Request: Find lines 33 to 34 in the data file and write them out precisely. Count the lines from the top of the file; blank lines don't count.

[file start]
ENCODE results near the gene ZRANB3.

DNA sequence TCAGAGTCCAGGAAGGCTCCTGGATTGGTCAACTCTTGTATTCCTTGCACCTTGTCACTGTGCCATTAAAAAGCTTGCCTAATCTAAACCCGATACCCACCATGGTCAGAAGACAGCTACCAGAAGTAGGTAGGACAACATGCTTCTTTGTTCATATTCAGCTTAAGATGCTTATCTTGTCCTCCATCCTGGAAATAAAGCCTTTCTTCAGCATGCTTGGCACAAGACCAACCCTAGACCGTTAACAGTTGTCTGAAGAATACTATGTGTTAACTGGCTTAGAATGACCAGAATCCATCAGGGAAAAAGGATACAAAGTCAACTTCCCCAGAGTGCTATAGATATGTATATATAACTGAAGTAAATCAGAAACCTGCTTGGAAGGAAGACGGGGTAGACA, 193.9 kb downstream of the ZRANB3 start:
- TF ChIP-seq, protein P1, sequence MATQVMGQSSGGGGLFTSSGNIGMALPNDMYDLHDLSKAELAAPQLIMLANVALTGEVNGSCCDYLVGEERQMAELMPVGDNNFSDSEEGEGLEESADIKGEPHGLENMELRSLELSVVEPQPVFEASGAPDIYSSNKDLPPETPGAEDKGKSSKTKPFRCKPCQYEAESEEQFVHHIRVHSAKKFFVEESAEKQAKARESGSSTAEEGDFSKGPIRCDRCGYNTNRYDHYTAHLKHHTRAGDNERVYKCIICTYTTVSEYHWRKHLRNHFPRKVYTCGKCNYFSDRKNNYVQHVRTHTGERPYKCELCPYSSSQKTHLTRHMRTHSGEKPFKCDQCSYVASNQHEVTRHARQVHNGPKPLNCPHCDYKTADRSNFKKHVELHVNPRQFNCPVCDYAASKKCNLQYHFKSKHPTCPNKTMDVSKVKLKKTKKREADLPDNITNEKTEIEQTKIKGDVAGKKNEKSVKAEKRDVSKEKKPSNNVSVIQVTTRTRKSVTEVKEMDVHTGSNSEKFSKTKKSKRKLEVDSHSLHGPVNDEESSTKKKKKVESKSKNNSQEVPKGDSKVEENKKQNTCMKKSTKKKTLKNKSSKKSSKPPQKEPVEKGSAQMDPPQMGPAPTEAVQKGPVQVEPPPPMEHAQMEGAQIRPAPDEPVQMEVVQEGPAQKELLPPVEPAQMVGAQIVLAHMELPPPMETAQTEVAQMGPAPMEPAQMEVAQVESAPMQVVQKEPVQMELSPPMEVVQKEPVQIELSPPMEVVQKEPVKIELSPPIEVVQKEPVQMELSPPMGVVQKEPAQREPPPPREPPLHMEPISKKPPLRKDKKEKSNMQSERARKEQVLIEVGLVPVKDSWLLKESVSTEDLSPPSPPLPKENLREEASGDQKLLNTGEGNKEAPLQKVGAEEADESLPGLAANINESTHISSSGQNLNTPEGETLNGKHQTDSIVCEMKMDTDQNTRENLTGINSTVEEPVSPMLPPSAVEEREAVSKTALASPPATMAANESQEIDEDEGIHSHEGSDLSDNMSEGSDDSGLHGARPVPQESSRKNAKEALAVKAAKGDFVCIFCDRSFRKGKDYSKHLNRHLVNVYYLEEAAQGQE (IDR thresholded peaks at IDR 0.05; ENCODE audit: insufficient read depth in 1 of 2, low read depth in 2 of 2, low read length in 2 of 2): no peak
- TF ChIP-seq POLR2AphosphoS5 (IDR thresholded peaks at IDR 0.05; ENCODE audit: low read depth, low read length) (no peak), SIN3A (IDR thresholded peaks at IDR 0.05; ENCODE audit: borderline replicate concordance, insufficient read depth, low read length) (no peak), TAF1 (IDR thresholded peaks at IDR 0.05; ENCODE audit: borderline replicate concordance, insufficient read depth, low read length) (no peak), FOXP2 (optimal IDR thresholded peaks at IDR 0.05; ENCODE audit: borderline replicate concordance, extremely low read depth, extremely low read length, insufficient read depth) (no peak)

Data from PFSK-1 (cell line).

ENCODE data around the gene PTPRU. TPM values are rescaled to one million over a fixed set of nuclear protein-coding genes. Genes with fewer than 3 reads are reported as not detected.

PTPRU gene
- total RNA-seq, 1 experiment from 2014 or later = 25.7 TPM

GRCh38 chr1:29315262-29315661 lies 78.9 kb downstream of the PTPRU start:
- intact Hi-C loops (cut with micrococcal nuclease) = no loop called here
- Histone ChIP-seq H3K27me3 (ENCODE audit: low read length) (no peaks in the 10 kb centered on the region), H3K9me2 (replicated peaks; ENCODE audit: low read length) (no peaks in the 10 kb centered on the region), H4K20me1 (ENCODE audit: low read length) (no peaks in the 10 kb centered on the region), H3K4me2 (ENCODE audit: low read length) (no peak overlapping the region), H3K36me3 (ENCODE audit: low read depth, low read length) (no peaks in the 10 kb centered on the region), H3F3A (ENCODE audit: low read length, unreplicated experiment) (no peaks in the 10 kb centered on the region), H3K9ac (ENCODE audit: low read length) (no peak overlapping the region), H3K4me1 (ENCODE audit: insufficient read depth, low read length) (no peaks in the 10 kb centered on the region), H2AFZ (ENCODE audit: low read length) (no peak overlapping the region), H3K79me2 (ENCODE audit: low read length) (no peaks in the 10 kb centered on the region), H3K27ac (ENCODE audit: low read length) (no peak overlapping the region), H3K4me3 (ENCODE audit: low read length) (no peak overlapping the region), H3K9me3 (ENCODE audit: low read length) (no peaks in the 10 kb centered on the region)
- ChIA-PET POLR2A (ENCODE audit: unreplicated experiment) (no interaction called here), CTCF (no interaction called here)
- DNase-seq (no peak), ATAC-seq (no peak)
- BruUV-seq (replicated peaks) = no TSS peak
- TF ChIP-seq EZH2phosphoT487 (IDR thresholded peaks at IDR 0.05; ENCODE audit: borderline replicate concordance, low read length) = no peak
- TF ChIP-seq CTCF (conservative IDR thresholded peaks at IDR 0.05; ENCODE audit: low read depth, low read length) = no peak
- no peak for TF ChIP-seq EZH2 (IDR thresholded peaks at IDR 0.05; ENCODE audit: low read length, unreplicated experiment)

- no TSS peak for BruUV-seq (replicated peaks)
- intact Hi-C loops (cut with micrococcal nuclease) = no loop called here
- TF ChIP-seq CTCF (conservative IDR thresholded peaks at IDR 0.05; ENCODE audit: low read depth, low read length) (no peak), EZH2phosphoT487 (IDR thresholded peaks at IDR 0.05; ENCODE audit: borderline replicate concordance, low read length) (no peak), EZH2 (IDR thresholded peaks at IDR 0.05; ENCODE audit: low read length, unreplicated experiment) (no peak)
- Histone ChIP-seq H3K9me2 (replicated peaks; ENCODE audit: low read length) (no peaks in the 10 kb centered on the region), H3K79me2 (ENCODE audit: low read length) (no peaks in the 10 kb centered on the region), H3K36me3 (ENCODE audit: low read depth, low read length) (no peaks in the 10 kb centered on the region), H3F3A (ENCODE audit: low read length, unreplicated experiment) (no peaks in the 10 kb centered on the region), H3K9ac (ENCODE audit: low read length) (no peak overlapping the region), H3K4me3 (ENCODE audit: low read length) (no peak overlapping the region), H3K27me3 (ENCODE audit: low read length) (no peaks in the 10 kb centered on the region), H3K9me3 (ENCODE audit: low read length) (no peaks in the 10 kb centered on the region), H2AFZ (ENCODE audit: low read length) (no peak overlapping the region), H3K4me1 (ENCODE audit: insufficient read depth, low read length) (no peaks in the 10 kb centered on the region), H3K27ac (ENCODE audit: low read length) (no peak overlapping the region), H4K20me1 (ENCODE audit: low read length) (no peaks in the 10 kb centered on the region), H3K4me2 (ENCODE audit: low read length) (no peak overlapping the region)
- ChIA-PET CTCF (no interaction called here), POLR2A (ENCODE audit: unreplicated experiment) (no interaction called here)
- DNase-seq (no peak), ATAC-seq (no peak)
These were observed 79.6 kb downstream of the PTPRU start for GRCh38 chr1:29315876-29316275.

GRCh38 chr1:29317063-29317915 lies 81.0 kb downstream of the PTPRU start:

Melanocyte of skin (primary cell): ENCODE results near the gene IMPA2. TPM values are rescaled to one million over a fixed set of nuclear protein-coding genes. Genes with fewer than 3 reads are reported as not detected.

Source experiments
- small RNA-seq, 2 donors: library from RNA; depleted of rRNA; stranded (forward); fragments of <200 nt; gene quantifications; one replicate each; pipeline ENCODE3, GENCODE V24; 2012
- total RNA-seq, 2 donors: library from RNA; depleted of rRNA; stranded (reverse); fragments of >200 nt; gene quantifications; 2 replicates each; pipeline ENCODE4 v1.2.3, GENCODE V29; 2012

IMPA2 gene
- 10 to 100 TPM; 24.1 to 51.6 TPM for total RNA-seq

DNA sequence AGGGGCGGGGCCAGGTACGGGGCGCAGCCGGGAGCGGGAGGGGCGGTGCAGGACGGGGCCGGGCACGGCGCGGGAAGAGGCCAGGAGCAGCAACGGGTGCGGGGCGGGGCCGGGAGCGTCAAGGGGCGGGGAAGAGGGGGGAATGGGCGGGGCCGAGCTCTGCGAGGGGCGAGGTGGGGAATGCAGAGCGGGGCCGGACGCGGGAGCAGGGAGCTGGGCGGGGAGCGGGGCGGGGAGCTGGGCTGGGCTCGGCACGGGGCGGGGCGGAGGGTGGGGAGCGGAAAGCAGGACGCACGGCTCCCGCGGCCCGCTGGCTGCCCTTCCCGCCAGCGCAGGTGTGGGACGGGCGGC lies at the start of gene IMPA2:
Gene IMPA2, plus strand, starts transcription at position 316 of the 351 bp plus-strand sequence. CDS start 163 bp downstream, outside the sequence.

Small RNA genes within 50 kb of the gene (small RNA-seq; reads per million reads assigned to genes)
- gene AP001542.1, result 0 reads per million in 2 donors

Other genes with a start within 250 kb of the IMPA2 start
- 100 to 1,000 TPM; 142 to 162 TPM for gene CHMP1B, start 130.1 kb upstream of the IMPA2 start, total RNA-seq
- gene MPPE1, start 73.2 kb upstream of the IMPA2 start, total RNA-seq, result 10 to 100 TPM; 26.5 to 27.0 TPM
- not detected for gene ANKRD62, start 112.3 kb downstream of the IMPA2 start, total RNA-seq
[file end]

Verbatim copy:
Gene IMPA2, plus strand, starts transcription at position 316 of the 351 bp plus-strand sequence. CDS start 163 bp downstream, outside the sequence.

Small RNA genes within 50 kb of the gene (small RNA-seq; reads per million reads assigned to genes)